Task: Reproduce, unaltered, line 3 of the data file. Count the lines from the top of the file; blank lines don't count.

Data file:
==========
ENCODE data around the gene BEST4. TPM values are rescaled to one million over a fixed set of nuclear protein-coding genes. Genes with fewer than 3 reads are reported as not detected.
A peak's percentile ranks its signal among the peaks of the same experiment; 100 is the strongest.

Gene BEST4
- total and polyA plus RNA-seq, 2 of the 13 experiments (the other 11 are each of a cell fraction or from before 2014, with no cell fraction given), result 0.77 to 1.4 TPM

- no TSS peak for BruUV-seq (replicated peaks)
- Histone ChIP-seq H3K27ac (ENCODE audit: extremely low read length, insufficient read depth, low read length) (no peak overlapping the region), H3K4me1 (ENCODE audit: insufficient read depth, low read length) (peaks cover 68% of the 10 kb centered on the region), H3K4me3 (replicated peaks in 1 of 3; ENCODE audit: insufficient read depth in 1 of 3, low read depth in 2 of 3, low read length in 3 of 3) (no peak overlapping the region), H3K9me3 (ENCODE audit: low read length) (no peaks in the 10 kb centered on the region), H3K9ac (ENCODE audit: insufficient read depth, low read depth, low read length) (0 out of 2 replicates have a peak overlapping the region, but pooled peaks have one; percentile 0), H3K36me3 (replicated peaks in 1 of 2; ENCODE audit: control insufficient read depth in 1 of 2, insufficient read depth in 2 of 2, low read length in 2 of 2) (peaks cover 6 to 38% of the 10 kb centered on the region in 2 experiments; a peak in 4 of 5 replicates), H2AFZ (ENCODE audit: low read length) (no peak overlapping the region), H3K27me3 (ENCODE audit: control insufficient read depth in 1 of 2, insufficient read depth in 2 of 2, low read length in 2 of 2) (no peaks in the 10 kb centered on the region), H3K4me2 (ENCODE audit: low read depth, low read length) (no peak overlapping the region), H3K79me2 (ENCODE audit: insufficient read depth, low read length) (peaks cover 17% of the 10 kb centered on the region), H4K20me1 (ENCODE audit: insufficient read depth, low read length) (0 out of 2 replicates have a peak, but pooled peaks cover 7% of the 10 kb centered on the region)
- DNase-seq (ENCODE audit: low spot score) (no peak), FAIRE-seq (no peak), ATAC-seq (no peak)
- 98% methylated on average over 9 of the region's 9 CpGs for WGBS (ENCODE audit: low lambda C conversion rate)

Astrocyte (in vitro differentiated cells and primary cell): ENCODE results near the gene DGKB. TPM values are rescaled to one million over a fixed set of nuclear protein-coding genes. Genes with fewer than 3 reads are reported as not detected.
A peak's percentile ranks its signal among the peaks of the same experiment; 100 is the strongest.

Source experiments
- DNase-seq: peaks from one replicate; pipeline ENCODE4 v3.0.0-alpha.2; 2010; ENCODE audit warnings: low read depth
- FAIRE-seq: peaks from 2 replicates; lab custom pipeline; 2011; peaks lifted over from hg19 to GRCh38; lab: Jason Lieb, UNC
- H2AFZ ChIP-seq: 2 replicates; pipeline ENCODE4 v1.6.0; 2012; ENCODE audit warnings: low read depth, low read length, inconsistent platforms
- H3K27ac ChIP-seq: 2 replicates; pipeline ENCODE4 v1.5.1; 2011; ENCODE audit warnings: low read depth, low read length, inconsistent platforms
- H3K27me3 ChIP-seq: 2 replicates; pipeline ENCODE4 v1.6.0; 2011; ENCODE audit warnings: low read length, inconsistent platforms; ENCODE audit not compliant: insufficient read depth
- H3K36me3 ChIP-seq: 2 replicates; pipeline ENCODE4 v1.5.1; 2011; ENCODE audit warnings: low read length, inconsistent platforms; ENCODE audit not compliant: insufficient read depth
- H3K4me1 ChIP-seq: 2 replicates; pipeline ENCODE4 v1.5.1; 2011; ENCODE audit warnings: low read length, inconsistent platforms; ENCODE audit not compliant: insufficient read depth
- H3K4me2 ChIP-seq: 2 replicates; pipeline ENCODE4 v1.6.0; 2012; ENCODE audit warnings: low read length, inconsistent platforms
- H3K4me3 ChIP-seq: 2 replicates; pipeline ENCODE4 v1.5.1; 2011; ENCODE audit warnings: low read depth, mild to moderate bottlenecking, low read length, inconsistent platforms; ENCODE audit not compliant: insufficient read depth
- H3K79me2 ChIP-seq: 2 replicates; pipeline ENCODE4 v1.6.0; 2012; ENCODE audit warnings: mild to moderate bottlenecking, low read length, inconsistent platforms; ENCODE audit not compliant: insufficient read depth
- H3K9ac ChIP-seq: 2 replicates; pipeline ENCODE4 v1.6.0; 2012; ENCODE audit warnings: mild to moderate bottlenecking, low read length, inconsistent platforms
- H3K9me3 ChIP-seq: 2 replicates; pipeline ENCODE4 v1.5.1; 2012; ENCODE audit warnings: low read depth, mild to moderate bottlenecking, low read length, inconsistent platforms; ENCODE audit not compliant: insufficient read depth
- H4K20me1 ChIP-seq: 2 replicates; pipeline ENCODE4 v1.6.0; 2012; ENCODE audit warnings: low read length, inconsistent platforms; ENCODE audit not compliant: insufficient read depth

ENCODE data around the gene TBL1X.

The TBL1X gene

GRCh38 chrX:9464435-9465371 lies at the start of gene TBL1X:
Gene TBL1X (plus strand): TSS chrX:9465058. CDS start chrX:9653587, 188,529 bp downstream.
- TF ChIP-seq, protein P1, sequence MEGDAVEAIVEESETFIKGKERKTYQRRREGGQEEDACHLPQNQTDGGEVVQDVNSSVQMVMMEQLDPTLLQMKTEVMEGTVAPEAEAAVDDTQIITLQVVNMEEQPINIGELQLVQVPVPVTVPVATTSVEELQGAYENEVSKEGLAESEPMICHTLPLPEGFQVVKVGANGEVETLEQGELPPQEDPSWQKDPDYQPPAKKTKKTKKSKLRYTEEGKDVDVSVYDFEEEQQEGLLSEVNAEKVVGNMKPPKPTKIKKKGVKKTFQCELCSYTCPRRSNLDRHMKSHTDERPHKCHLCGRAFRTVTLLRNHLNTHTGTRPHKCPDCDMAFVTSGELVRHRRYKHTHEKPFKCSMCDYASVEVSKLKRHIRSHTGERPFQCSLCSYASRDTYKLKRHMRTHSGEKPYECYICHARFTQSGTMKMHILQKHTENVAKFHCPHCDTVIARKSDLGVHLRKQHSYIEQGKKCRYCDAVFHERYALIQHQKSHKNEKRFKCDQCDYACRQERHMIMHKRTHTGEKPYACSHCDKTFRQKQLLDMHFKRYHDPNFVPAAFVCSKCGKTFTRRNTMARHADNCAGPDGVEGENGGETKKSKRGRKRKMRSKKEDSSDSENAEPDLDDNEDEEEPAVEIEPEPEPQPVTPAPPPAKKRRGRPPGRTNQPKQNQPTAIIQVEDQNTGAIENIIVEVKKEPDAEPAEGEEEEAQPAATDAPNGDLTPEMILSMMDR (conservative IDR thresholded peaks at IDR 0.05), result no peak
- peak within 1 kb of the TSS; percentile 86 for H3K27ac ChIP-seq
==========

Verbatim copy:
Gene BEST4